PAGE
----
…interest in green marketing continued to trend upward in 2007. In fact, according to Technorati Charts, the average number of daily references to “green marketing” in the blogosphere doubled from about 150 per day in 2006 to more than 300 per day during the second half of 2007.
How many times have we seen “It’s easy being green” as a headline? That may be about to change.
Across the board indicators of a faltering economy are rearing their heads. The subprime housing meltdown and high energy prices are taking their toll and profit reports and stock values have gone downward.
What does this mean for the momentum on sustainability and related marketing? On the one hand we will likely see scaling back of corporate budgets tied to sustainability which are not perceived as required. On the other, we may see an increase in green marketing as businesses seek to differentiate themselves in the crowded market.
This may set the stage for more greenwashing.
But the countervailing trend – more substance for ‘real green’ – is also accelerating. One sign is the proliferation of various indices. It remains to be seen if these will develop the critical mass to have much impact however. Another sign is the intervention by the Federal Trade Commission. After a period of pulling back on enforcement, it appears to be reengaging – looking first at the wildly uneven carbon offset market – in what is slated to be a series of hearings. If the FTC engages green marketing seriously (something that may depend on what happens in November) this could have impact.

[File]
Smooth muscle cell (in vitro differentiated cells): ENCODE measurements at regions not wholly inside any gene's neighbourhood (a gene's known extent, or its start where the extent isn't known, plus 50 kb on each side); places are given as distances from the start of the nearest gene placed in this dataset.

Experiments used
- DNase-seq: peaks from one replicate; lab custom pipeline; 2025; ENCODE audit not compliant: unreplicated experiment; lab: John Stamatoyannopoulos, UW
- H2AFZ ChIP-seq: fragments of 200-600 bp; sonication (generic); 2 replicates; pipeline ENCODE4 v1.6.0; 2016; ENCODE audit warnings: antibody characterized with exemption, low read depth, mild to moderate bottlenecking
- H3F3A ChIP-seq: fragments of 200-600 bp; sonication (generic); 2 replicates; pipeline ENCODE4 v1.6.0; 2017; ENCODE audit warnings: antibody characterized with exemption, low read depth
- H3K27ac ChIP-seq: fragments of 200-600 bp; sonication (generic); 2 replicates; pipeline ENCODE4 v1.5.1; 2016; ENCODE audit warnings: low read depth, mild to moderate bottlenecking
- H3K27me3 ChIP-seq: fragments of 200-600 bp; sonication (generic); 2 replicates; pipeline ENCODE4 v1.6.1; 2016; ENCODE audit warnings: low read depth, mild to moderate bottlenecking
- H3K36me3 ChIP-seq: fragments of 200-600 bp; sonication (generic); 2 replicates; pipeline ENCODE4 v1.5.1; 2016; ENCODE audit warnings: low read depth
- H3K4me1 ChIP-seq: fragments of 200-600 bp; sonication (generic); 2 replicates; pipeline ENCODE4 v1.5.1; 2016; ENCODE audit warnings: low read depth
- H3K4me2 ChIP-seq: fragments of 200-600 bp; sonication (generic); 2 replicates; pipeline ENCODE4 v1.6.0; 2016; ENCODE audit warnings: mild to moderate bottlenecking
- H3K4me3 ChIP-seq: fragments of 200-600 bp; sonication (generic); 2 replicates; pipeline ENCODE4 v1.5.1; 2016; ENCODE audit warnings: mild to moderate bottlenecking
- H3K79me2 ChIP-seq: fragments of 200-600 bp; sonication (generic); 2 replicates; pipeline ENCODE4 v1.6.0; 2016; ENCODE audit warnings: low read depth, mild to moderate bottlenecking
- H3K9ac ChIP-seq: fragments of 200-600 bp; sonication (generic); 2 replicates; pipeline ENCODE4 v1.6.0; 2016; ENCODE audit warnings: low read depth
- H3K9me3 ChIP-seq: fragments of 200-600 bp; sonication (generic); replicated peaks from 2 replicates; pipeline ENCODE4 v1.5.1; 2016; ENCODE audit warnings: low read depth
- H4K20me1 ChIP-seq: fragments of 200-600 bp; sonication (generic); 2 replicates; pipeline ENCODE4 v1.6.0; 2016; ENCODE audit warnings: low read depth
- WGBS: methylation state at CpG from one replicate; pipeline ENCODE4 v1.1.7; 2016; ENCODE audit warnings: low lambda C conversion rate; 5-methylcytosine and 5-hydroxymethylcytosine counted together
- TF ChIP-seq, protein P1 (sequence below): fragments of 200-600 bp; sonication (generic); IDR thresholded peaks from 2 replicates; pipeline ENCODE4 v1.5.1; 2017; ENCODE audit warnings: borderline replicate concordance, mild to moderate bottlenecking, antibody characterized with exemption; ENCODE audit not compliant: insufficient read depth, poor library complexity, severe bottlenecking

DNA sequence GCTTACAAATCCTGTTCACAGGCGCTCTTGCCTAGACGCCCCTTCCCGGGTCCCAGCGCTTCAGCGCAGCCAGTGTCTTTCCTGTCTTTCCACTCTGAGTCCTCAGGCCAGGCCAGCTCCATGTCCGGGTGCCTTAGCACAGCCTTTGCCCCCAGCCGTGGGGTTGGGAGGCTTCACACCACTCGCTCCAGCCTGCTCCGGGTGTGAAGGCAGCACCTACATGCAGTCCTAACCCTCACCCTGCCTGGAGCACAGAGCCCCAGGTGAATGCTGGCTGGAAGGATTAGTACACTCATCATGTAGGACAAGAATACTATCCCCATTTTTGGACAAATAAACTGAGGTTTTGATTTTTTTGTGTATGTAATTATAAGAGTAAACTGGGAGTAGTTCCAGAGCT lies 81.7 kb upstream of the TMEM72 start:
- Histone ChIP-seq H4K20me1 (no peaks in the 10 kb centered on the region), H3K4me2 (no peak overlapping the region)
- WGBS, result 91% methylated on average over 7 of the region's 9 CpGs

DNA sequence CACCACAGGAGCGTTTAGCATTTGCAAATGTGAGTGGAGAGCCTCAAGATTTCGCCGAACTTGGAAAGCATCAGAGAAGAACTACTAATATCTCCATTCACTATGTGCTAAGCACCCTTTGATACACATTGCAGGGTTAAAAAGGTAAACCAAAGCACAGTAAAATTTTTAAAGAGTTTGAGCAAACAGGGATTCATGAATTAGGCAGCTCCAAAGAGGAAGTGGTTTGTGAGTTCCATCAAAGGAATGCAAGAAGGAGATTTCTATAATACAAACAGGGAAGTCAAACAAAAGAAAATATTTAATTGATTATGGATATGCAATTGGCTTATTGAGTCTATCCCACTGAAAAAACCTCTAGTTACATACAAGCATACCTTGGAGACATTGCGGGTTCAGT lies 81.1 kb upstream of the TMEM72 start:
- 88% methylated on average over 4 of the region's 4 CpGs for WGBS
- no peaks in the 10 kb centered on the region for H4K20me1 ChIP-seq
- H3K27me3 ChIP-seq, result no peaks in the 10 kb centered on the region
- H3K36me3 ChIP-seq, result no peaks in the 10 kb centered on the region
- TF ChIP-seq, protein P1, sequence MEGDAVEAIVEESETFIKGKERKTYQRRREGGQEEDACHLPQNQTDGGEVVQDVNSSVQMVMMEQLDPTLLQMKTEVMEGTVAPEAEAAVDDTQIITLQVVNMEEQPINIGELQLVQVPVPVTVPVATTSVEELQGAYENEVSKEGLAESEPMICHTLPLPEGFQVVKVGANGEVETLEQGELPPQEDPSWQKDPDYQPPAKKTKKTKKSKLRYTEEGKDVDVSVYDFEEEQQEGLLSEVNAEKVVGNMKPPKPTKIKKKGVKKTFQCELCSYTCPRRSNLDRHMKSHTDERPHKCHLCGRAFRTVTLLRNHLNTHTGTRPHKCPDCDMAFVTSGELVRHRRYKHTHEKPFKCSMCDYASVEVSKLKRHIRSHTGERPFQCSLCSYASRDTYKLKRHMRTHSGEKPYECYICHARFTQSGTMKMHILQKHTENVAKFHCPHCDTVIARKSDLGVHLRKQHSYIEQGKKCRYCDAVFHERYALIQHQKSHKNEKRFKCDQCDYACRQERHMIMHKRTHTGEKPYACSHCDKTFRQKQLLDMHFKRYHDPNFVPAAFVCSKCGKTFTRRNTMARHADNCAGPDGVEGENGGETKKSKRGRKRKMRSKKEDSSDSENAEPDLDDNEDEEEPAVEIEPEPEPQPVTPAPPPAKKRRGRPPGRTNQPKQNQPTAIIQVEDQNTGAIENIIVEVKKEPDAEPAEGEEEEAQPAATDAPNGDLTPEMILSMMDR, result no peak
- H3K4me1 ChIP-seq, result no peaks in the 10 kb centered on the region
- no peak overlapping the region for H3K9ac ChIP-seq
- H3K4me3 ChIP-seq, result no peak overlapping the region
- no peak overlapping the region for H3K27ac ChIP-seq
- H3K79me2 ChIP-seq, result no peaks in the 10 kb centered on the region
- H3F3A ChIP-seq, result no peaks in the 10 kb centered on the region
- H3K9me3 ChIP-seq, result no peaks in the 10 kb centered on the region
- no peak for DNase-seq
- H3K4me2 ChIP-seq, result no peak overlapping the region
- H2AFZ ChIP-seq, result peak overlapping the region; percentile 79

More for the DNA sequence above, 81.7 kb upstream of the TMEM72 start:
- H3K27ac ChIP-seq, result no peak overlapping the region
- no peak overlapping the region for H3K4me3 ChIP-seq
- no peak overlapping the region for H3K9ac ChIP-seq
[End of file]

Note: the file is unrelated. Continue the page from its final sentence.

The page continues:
Lastly, there is a “move to quality” happening in some sectors. This week the Home Builders Association of Northern California announced that they are supporting mandatory green building standards. The specifics are not yet clear but it is notable that this is happening at all and, more importantly, that they have partnered with the highly reputable green building standards organization Build It Green.
This highlights two other elements which may play an increasing role: certification standards and cross-sector collaboration. Clorox’s just announced partnership with the Sierra Club on their new non-toxic cleaning products "Green Works and ecoAmerica’s collaboration with The Princeton Review on a forthcoming college ratings initiative epitomize these approaches.
With strong standards and further cross-sector collaboration, the 2008 shakeout could result in a deeper shade of green.